This is a post I’ve been meaning to write for some time. As most readers will know, at the very end of 2008 Alex Frolkin, Olof Sisask and I started the Tricki, a wiki-like website where people could post articles about mathematical techniques. The hope was that after the site had reached some level of completeness, it would be possible to take a mathematics research problem (or subproblem) and search efficiently for known techniques that were likely to be relevant. It would be doing something a little different from Wikipedia mathematics articles, which concentrate more on what I like to think of as “things with names”. For instance, if you suspect that discrete Fourier analysis is likely to be a useful tool for your problem, then you can type “discrete Fourier analysis” into Google and find many links, including to a Wikipedia article that contains many of the basic facts. But what if it doesn’t occur to you that discrete Fourier analysis is what you need (even though it in fact is)? The idea was that, using easily identifiable features of your problem, you would be able to follow links to ever more specific Tricki pages until you would reach a page that explained when discrete Fourier analysis was useful and how it was used. In general, the whole site would be about how to do mathematics rather than about lists of facts.
I still believe in this general concept, but for a wiki-type site to be successful it must reach the stage where people think it is worth contributing. Since writing a good Tricki article takes a bit of work, the motivation to do it has to be particularly high. And it seems that it is not high enough for the site to have taken off. I hasten to add that I myself am just as guilty as anyone else — after an initial burst of articles I got distracted by things like Polymath and, dare I say it, conventional research, and haven’t written a Tricki article for well over a year.
During that time, a new factor has come into play: Mathoverflow. For the Tricki to be successful, it had to do something that Wikipedia doesn’t do. And now, to be successful, it would also have to do something that Mathoverflow doesn’t do. This is a serious point: I used to think that one of the main functions of the Tricki would be to make it much easier for people to find out what was known about a problem, but Mathoverflow seems to me to be a better way of doing that.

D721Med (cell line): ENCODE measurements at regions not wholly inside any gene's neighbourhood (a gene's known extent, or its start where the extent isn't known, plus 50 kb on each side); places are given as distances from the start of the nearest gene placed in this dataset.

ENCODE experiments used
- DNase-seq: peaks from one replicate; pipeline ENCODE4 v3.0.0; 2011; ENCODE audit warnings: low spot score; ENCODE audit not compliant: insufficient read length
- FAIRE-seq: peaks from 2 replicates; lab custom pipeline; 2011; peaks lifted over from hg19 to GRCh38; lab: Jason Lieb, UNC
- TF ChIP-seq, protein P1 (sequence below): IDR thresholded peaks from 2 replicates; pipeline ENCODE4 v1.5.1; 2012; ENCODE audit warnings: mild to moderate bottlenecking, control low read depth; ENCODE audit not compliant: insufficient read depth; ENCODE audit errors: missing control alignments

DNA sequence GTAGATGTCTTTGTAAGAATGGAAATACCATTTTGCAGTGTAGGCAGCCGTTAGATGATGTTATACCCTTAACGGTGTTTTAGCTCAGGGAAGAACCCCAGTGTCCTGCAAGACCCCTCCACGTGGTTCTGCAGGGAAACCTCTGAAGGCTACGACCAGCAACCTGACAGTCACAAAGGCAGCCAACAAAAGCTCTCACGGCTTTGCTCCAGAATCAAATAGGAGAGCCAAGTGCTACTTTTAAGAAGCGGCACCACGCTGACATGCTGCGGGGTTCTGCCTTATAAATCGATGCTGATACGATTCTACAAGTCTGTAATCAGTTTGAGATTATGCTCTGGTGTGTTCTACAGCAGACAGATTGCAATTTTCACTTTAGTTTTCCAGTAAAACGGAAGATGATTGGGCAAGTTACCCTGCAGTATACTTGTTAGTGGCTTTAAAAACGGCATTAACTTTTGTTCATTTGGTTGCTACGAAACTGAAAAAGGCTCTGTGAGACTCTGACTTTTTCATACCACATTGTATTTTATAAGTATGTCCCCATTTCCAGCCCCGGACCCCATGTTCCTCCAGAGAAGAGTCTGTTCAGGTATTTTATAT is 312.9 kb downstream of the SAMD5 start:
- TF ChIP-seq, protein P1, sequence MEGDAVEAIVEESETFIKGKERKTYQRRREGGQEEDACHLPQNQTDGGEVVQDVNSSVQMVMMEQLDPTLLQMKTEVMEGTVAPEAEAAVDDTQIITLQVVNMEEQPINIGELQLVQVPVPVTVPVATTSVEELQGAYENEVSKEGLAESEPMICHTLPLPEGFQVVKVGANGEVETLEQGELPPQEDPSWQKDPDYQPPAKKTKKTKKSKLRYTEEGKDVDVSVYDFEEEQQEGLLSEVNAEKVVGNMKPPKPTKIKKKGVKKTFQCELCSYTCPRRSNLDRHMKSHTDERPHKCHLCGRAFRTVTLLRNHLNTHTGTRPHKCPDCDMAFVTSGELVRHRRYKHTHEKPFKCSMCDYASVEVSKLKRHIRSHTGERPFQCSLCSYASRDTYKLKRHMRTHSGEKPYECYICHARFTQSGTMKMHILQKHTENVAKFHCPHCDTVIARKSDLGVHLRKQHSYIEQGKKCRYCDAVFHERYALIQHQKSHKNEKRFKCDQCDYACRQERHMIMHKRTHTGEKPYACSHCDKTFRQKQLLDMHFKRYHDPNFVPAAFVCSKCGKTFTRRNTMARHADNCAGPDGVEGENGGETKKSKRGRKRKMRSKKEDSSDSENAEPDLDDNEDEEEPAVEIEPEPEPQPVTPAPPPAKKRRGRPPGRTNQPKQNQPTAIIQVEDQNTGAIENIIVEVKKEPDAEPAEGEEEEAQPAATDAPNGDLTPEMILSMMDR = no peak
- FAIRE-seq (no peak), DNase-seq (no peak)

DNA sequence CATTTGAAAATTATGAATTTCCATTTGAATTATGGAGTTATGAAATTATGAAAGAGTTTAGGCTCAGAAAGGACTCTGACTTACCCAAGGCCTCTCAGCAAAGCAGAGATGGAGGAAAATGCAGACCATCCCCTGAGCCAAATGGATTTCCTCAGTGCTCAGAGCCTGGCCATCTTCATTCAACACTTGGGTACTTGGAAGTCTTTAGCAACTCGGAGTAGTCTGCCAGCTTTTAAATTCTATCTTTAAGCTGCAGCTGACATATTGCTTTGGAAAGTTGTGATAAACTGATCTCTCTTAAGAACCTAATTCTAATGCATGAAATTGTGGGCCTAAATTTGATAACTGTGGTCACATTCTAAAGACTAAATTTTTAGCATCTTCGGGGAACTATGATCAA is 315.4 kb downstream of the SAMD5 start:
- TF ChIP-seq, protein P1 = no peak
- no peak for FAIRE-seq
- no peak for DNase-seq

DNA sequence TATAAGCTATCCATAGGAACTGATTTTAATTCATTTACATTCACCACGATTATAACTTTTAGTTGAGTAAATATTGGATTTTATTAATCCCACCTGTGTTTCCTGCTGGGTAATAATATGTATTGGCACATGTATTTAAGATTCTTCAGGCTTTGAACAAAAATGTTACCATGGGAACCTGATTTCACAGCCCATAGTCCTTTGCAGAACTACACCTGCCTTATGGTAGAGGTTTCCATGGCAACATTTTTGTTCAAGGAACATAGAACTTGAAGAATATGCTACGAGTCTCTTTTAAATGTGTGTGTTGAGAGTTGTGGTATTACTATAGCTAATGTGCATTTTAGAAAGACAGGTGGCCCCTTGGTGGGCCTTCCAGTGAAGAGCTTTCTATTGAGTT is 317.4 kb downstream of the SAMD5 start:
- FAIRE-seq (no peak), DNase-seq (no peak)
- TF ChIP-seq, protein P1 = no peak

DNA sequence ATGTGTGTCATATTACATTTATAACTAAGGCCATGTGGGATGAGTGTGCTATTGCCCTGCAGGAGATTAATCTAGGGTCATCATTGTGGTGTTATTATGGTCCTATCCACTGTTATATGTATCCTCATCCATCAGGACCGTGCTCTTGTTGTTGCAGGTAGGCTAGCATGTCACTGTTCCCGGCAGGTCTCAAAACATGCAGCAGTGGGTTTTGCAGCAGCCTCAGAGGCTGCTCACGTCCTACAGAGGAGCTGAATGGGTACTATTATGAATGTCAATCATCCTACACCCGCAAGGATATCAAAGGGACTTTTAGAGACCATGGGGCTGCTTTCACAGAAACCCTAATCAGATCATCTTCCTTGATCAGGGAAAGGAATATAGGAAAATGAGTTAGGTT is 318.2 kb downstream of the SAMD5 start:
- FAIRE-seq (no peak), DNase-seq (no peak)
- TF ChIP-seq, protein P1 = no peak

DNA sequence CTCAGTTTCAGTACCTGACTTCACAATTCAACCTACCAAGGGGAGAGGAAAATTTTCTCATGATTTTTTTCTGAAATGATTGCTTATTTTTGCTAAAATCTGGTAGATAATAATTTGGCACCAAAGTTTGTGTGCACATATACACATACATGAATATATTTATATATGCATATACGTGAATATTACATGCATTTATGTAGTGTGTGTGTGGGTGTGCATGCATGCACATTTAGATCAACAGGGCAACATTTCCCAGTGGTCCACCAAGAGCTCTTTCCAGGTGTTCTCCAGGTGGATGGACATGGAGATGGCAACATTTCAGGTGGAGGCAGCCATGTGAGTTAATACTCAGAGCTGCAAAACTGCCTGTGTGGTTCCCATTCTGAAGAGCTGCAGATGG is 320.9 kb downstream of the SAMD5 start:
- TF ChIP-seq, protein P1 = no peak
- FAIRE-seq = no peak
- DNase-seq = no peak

What I’m asking for here is a bit of feedback. Is the Tricki useful even in its very small and incomplete form? Is there, at least in principle, still a niche for the Tricki, or is it squeezed out by Wikipedia on the static side and Mathoverflow on the dynamic side? Should the Tricki just be allowed to die a dignified death? (Of course, the existing articles might as well stay there, so this would be more like the death of a certain dream.)
Here are a few miscellaneous thoughts.
1. Perhaps some kind of reputation system would provide just enough extra motivation for people to want to write articles. (However, this becomes more problematic when it comes to major edits of existing articles.)
2. Perhaps the Tricki could, at least initially, achieve some success by restricting itself to one or two technique-heavy areas of mathematics such as extremal combinatorics. I have a theory that the success of Wikipedia is partly due to the fact that it has reached the point where the default is that it has an article on something, so that if it doesn’t then that is perceived as a gap that needs to be filled. I think people are in general much more motivated to complete a task that feels as though it is well over 50% done than to do the earlier work.
3. I am prepared to have another blitz on the Tricki (though I make no promises about when), but I don’t want to do so unless it is actually going to be useful to people.
4. I think that there are at least some questions the Tricki might be more suitable for than Mathoverflow. I’m thinking of questions along the lines of “This problem that has just emerged is of a kind I haven’t seen before but it feels as though people ought to have thought about similar things; what should I do now?” Obviously Mathoverflow would be useful for some such problems, but sometimes they are a bit too vague, sometimes one might have a subproblem that one does not wish to make public, and sometimes they may be sufficiently easy that one would prefer just to look up the answer rather than bother other people with the question.
5. If the Tricki became more complete, then one could browse it more systematically than either Wikipedia or Mathoverflow. One could for example decide to read up on all the standard techniques in some subarea.
6. Perhaps part of the reason the Tricki hasn’t taken off is that a high proportion of the existing articles are about undergraduate-level mathematics rather than research-level mathematics. Eventually I would hope for both, so it seemed natural to start with low-level articles and work up, but this may have given a misleading impression of what a complete Tricki would be like.
I’ll leave it there. My two main questions are (i) whether it would be worth my while to put some more effort into the Tricki and (ii) whether there is any chance that if I did so then eventually it would continue to grow without substantial input from me.